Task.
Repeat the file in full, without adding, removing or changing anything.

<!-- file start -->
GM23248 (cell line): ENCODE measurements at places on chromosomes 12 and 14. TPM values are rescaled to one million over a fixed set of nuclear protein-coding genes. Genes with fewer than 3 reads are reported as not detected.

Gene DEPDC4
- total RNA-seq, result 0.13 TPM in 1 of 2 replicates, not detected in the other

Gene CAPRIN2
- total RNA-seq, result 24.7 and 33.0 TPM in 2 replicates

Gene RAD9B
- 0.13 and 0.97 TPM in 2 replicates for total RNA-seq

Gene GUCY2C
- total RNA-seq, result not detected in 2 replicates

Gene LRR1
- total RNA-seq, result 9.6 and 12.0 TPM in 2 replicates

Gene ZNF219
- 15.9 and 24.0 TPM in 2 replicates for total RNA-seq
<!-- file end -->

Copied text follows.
GM23248 (cell line): ENCODE measurements at places on chromosomes 12 and 14. TPM values are rescaled to one million over a fixed set of nuclear protein-coding genes. Genes with fewer than 3 reads are reported as not detected.

Gene DEPDC4
- total RNA-seq, result 0.13 TPM in 1 of 2 replicates, not detected in the other

Gene CAPRIN2
- total RNA-seq, result 24.7 and 33.0 TPM in 2 replicates

Gene RAD9B
- 0.13 and 0.97 TPM in 2 replicates for total RNA-seq

Gene GUCY2C
- total RNA-seq, result not detected in 2 replicates

Gene LRR1
- total RNA-seq, result 9.6 and 12.0 TPM in 2 replicates

Gene ZNF219
- 15.9 and 24.0 TPM in 2 replicates for total RNA-seq